Shortly after, the 1957 AMA Ban on manufacturer-supported racing ended all development and racing activities by American auto manufacturers. This action resulted from a horrific accident two years prior at Le Mans, when a disastrous crash killed 83 spectators and injured another 120 people.
Still looking to build a car that would dominate endurance racing in Europe, Mitchell had started a project called XP-87. Due to the AMA ban, Mitchell was told to remove any association with the Chevrolet and Corvette names. Mitchell’s project was renamed “Stingray” and, according to reports, he was able to purchase one of Duntov’s Corvette SS chassis for a dollar.
On his own time and using his own money, Mitchell contracted GM stylist, Larry Shinoda, to help in the development of the car’s design. Where Earl had favored rounded lines, chrome accents and substantial presence, Mitchell preferred sharp, defining lines and a less weighty appearance. Mitchell held an informal competition within his group for the new body. Junior designers Peter Brock and Chuck Pohlman won out and worked with Mitchell and Shinoda to build a clay model. All of this was going on within GM at the time and executives were blissfully unaware – or chose to be so.
When the fiberglass body was complete and fitted to the Duntov chassis, the result was simply breathtaking. Many of the lessons learned from previous Sebring forays were incorporated in the race car. Duntov had fitted a newer, fuel injected 283 engine that produced 315 horsepower. This would help to keep the car competitive, despite its increase in dry weight to around 2,200 pounds.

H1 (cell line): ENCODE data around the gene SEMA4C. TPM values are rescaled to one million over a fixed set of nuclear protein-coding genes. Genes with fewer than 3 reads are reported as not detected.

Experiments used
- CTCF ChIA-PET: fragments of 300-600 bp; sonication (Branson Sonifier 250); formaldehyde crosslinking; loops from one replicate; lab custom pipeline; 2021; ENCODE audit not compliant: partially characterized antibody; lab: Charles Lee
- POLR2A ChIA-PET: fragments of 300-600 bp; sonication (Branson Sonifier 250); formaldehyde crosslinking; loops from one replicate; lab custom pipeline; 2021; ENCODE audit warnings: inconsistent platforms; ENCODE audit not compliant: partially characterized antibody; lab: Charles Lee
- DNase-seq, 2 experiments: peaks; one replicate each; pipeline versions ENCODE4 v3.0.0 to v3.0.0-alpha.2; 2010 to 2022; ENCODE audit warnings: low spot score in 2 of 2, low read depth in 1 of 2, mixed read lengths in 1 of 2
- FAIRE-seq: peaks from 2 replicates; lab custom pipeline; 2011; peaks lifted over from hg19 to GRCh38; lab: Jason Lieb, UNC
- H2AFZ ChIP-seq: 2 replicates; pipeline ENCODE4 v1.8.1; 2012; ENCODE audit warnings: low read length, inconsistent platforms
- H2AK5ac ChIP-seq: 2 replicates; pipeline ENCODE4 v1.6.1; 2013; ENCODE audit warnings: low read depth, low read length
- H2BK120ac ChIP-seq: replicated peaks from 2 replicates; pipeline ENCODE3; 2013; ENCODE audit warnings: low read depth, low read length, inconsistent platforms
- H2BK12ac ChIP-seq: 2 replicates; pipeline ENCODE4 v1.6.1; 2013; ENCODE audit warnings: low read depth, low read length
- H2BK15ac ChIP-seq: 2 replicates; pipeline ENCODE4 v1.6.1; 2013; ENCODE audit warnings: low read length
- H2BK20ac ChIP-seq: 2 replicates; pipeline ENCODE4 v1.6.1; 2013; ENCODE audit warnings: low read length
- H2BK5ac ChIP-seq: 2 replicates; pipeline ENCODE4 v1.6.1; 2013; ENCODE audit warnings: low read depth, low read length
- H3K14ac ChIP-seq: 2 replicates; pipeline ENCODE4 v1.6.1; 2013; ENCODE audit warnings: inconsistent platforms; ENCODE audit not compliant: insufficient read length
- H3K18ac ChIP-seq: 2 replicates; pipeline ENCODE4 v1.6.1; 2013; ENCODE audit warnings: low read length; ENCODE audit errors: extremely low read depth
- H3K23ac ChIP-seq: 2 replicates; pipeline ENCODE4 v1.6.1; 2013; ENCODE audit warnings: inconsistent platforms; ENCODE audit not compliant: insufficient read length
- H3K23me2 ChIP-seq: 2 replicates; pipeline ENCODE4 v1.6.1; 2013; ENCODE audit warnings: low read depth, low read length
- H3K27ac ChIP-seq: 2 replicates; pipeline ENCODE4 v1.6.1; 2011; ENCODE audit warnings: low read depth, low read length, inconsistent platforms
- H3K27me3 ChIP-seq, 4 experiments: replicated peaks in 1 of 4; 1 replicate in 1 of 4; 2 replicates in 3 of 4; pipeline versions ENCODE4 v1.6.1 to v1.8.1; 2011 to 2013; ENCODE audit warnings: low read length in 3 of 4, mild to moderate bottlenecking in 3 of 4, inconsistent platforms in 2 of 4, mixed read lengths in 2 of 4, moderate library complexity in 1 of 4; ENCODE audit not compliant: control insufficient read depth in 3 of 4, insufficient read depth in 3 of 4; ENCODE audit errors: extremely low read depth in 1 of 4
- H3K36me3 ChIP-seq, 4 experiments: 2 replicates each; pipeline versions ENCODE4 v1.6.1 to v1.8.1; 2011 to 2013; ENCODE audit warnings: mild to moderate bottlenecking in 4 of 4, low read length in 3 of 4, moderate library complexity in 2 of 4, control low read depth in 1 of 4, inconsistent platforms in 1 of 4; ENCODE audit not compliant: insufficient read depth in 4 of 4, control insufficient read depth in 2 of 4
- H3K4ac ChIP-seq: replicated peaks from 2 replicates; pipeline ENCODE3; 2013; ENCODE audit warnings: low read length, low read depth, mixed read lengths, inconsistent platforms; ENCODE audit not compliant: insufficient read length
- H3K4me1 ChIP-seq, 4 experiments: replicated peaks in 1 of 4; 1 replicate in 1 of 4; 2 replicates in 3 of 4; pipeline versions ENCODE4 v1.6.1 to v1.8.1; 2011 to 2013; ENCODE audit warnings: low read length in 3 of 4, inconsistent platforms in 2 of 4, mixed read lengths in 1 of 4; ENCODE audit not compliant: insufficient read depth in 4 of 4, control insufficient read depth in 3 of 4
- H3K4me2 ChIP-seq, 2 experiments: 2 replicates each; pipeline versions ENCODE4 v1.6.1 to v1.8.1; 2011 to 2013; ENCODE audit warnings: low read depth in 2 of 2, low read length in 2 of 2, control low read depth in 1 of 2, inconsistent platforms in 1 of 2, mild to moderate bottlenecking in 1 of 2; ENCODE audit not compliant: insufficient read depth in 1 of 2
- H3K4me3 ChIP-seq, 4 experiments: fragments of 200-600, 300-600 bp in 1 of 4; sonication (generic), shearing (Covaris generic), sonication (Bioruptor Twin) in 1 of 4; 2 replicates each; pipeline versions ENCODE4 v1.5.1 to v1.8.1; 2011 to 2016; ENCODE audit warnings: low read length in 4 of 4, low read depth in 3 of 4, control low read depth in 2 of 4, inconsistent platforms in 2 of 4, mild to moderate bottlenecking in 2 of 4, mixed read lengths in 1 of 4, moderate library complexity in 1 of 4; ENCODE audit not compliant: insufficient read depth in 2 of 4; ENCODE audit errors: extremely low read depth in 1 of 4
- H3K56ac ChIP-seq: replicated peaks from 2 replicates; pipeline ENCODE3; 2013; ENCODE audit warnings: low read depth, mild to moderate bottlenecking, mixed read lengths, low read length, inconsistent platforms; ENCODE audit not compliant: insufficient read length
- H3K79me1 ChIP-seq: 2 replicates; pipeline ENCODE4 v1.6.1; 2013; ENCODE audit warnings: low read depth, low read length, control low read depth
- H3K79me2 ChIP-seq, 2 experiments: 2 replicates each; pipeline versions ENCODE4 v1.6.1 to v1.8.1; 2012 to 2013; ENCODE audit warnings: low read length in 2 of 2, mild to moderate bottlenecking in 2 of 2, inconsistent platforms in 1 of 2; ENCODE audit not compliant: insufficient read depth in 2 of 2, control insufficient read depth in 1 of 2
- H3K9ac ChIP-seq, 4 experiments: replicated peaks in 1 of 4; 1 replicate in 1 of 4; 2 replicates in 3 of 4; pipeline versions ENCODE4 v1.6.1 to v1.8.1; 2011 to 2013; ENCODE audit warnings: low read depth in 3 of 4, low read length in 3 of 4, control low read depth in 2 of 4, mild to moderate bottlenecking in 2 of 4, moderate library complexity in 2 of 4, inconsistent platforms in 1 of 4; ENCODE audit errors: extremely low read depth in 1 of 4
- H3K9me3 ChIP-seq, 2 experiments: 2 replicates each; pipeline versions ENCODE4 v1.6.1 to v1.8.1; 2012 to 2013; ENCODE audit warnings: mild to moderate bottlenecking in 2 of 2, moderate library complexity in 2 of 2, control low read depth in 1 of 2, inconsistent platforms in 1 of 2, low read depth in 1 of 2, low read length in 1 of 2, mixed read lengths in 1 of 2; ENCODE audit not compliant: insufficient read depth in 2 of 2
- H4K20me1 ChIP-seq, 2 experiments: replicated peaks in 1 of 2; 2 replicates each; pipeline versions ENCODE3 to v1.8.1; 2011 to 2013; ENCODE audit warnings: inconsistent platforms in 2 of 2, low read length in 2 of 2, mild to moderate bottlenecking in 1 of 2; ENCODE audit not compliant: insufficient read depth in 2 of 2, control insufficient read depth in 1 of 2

Mitchell engaged veteran Corvette racer, Dr. Dick Thompson, to pilot the car in SCCA racing. In both 1959 and 1960, the pair brought home SCCA C-Class championships, despite significant competition from the likes of Jaguar, Maserati, and Scarab. After this, Mitchell retired the Stingray from racing, adding a full windshield and a passenger seat. It became one of his personal cars and was later used as a show or concept car.
Work had started in mid-1959 on the development of the next generation Corvette, due for the 1963 model year. GM Styling had designated the project car XP-720 and it leaned heavily on Mitchell’s Stingray design. Shinoda completed a first clay model in October, which was little more than the Stingray with a coupe’s roof on it. Mitchell later told Corvette historian David Chippen, “When it came time to face-lift the Corvette, I took the lines right off that car.”
By early April of 1960, Shinoda completed a second clay model for presentation to GM Management. The new design was approved in short order and the second generation Corvette came into being.
The 1963 ‘split window’ coupe would become one of the most collectible Corvettes in history. Before Mitchell retired from GM in July 1977, he had created more than fifty one-off cars for various purposes, from concept and show cars to custom production cars for his own or his wife’s use.
It can easily be argued that his influence on the design of General Motors’ product over the span of his career is at least as significant as that of Earl’s. Some of the other cars he is most closely credited with are the ’63 Buick Riviera, the ’66 Oldsmobile Toronado, the ’67 Cadillac Eldorado and the second generation ’70 Chevrolet Camaro.